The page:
Drug death tragedy

TRAGIC Gareth Reade had the world at his feet. The highly intelligent former public schoolboy had planned to read international law at university - but his dreams were cut short by a crippling drug habit which ultimately claimed his life.

TRAGIC Gareth Reade had the world at his feet.

The highly intelligent former public schoolboy had planned to read international law at university - but his dreams were cut short by a crippling drug habit which ultimately claimed his life.

Today, his shattered family urged others to learn from his descent into addiction and warned that no one is immune from the deadly grip of substance abuse.

His loved ones spoke out after an inquest at Ipswich police station yesterday, recorded a verdict of accidental death.

The 37-year-old, a former pupil at Orwell Park School in Nacton, was found dead at a house in Felixstowe on November 9.

He had overdosed on heroin after spending �50 on his fix.

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The Big Issue seller's half-brother Diggory Warren, 32, told how Mr Reade had developed an addiction to heroin after first smoking opium while travelling in India in the early 90s.

On his return, Mr Reade's habit rapidly spiralled out of control.

Repeated attempts by his family to rescue him from the lifestyle into which he had descended failed, the attraction of hard drugs too strong to resist.

Mr Warren also revealed how his and Mr Reade's older brother, Darren, was murdered in Bristol around 15 years ago after a similar descent into drug dependency.

He said: “Gareth wasn't like the traditional image of a junkie. He didn't steal. He had a good education and good morals.

“I think it was Darren's involvement in drugs which first attracted Gareth towards heroin. He was on a journey of discovery.

“At that time, he didn't understand the nature of it. He didn't know it would develop into a problem.

“And he didn't have the strength to stop. He was always riding the edge of death - that's the game addicts play.”

Mr Reade's mother, Paula Bethell, described her son as a “brain box”.

She said: “He was highly intelligent. The fact he got into this was made worse because his intelligence was wasted.”

Mr Reade, who sold the Big Issue on the streets of Ipswich, overdosed on several occasions, but despite the numerous warnings from family and friends and his own awareness of what he was doing to himself, he could not stop injecting heroin.

Mr Warren said: “He was dicing with death.

“We tried so many times to get him away from his own life, but the only way an addict will stop taking drugs is if they want to.”

Mrs Bethell said that despite the tragedy, she has sought comfort in knowing how her son died.

She said: “I have a gratefulness he is not lying in a gutter having been beaten up or run over. At least I know what happened to him.

“He was with friends and he knew he had family who cared for him and loved him.”

Have you been affected by drug addiction? Write to Your Letters, Evening Star, 30 Lower Brook Street, Ipswich, IP4 1AN or e-mail eveningstarletters@eveningstar.co.uk

GARETH Reade's stable upbringing bucks the traditional image of a heroin user.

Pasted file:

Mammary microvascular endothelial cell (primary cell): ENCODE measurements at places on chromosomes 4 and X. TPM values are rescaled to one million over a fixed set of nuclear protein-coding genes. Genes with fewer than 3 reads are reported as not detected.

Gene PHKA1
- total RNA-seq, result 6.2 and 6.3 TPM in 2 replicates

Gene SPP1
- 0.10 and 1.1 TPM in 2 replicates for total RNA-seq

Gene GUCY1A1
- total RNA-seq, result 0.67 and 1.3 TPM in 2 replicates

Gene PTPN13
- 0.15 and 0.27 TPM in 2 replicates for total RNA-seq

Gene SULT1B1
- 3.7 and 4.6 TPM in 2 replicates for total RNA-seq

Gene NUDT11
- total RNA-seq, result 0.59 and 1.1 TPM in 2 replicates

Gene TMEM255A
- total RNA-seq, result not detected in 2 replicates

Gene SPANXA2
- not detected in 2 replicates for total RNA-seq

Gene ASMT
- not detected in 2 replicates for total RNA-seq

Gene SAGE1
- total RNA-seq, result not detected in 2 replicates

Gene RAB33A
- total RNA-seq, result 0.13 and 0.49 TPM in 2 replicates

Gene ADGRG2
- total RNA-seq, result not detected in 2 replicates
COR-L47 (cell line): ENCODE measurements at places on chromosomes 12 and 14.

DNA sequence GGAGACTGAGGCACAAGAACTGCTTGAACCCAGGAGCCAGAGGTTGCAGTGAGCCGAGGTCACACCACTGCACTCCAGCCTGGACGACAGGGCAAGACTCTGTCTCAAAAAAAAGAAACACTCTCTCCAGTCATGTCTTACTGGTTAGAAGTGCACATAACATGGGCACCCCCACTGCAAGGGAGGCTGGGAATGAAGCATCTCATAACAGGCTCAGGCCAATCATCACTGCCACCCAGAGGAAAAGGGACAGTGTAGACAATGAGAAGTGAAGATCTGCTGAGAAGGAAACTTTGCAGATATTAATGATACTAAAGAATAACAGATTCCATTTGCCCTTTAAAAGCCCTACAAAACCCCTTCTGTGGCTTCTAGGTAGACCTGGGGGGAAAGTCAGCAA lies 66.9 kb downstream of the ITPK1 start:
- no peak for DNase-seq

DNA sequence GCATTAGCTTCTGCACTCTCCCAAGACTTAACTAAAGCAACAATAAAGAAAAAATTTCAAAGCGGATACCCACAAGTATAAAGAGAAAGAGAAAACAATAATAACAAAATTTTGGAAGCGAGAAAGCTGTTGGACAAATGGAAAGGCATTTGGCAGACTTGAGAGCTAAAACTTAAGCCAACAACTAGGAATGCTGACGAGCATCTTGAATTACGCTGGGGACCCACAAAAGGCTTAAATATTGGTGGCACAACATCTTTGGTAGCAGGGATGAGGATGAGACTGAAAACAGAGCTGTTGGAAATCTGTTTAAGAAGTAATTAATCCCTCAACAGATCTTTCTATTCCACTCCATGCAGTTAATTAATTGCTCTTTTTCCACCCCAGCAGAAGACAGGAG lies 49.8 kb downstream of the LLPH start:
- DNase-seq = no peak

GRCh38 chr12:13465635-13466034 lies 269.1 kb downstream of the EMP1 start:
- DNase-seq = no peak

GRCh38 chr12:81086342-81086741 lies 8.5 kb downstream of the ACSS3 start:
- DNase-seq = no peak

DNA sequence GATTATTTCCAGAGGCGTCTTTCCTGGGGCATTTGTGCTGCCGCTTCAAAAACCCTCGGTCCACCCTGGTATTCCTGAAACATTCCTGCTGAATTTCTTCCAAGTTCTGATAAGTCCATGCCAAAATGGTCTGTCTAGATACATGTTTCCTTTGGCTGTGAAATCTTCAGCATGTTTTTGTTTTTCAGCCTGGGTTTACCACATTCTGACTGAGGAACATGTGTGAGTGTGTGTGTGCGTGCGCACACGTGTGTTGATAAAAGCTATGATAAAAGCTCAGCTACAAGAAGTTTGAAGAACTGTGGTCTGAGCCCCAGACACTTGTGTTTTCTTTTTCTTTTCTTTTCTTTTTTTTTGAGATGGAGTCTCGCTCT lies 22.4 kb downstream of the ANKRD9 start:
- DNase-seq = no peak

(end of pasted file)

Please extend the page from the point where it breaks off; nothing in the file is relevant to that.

Born into an affluent middle class family, his half-brother said it was his addictive personality which paved his descent into drug taking.

Diggory Warren said: “Gareth used heroin extensively in India.

“When he returned, he had one of two options - clean himself up or continue taking drugs. But there was no choice for him - he couldn't live without the buzz.

“When he returned from India, he looked extremely ill. He insisted he go to Ipswich and from then on he submerged into the underworld.

“We realised he was hooked. We told him that whenever he had had enough, come to us and we'll sort it out. It took nine months for him to come back to us for help.”

He eventually moved to leafy and prosperous Harpenden in Hertfordshire where he lived with his father and worked in the family business.

But it was not long before the craving for drugs overwhelmed him.

Mr Warren said: “Two months after moving to live with his father, he was already missing the drugs. It all became too much for him. He was working but it wasn't enough to match the buzz.

“The hard part isn't giving them up - it's getting clean and staying clean.”

Mr Reade's mother, Paula Bethell added: “Right up until the end of his life, he tried to hide what he was doing from us.

“But he was extremely happy. Although he didn't live with us, he knew that if he was in trouble he could come home.

“We miss him terribly.”

The Inquest:

GARETH Reade was found dead at a house in Felixstowe on November 9 after sharing �50 of heroin with two friends.

Police and paramedics were called to Tomline Road shortly after 3pm where they found the 37-year-old fully clothed, lying on the floor with a cushion beneath his head.

Despite desperate attempts to resuscitate Mr Reade, he was pronounced dead at the scene.

At yesterday's inquest, Greater Suffolk Coroner Dr Peter Dean recorded a verdict of accidental death.

He said: “This was not a deliberate act.

“What happened was a tragic accidental overdose which emphasises the extreme dangers of drug use.”

He said a post mortem had found that morphine levels in Mr Reade's blood were in the range associated with fatality while traces of alcohol were also discovered.

Born in Hertfordshire, Mr Reade spent most of his life in Suffolk and also lived in Belgium for a short period. Although he had no registered address, he had been living with a friend in Ipswich at the time of his death.

His mother, Paula Bethell, told the inquest she had seen him the day before he died, describing how he had been in good spirits. However, it was the last time she would see her son alive.

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